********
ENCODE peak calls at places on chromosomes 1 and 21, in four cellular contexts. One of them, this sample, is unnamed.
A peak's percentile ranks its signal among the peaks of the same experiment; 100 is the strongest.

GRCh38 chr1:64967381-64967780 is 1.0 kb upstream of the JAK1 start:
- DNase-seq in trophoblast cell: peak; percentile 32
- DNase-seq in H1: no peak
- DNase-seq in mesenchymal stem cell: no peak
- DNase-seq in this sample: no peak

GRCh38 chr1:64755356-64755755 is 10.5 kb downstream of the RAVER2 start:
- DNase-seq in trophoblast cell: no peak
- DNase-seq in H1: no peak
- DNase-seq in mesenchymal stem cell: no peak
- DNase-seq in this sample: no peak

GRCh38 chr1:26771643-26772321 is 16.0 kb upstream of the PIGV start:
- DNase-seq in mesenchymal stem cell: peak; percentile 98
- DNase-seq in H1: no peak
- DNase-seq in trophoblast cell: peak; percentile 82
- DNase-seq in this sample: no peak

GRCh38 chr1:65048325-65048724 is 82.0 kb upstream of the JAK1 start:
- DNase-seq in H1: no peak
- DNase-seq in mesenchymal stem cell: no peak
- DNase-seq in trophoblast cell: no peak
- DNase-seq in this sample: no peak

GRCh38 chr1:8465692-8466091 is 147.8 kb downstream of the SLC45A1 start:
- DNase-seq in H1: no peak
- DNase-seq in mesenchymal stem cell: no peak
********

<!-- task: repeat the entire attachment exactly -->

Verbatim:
ENCODE peak calls at places on chromosomes 1 and 21, in four cellular contexts. One of them, this sample, is unnamed.
A peak's percentile ranks its signal among the peaks of the same experiment; 100 is the strongest.

GRCh38 chr1:64967381-64967780 is 1.0 kb upstream of the JAK1 start:
- DNase-seq in trophoblast cell: peak; percentile 32
- DNase-seq in H1: no peak
- DNase-seq in mesenchymal stem cell: no peak
- DNase-seq in this sample: no peak

GRCh38 chr1:64755356-64755755 is 10.5 kb downstream of the RAVER2 start:
- DNase-seq in trophoblast cell: no peak
- DNase-seq in H1: no peak
- DNase-seq in mesenchymal stem cell: no peak
- DNase-seq in this sample: no peak

GRCh38 chr1:26771643-26772321 is 16.0 kb upstream of the PIGV start:
- DNase-seq in mesenchymal stem cell: peak; percentile 98
- DNase-seq in H1: no peak
- DNase-seq in trophoblast cell: peak; percentile 82
- DNase-seq in this sample: no peak

GRCh38 chr1:65048325-65048724 is 82.0 kb upstream of the JAK1 start:
- DNase-seq in H1: no peak
- DNase-seq in mesenchymal stem cell: no peak
- DNase-seq in trophoblast cell: no peak
- DNase-seq in this sample: no peak

GRCh38 chr1:8465692-8466091 is 147.8 kb downstream of the SLC45A1 start:
- DNase-seq in H1: no peak
- DNase-seq in mesenchymal stem cell: no peak